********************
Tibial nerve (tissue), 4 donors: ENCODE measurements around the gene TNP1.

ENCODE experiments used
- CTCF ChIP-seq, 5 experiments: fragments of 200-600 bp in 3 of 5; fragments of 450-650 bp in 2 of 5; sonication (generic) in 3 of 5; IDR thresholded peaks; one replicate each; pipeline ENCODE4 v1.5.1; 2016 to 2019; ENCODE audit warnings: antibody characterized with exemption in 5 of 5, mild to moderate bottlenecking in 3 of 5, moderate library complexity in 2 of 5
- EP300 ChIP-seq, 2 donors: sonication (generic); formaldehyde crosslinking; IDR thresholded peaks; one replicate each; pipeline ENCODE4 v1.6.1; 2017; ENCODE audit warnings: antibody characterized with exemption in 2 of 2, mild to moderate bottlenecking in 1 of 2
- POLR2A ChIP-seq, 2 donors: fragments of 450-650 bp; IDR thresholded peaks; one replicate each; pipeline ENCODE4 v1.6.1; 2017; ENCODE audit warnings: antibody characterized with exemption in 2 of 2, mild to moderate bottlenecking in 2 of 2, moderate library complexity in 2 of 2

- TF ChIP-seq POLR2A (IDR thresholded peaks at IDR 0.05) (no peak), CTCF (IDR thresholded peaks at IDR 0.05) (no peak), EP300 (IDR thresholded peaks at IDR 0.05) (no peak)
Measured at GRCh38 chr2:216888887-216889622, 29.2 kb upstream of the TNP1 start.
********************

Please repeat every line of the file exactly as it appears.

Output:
Tibial nerve (tissue), 4 donors: ENCODE measurements around the gene TNP1.

ENCODE experiments used
- CTCF ChIP-seq, 5 experiments: fragments of 200-600 bp in 3 of 5; fragments of 450-650 bp in 2 of 5; sonication (generic) in 3 of 5; IDR thresholded peaks; one replicate each; pipeline ENCODE4 v1.5.1; 2016 to 2019; ENCODE audit warnings: antibody characterized with exemption in 5 of 5, mild to moderate bottlenecking in 3 of 5, moderate library complexity in 2 of 5
- EP300 ChIP-seq, 2 donors: sonication (generic); formaldehyde crosslinking; IDR thresholded peaks; one replicate each; pipeline ENCODE4 v1.6.1; 2017; ENCODE audit warnings: antibody characterized with exemption in 2 of 2, mild to moderate bottlenecking in 1 of 2
- POLR2A ChIP-seq, 2 donors: fragments of 450-650 bp; IDR thresholded peaks; one replicate each; pipeline ENCODE4 v1.6.1; 2017; ENCODE audit warnings: antibody characterized with exemption in 2 of 2, mild to moderate bottlenecking in 2 of 2, moderate library complexity in 2 of 2

- TF ChIP-seq POLR2A (IDR thresholded peaks at IDR 0.05) (no peak), CTCF (IDR thresholded peaks at IDR 0.05) (no peak), EP300 (IDR thresholded peaks at IDR 0.05) (no peak)
Measured at GRCh38 chr2:216888887-216889622, 29.2 kb upstream of the TNP1 start.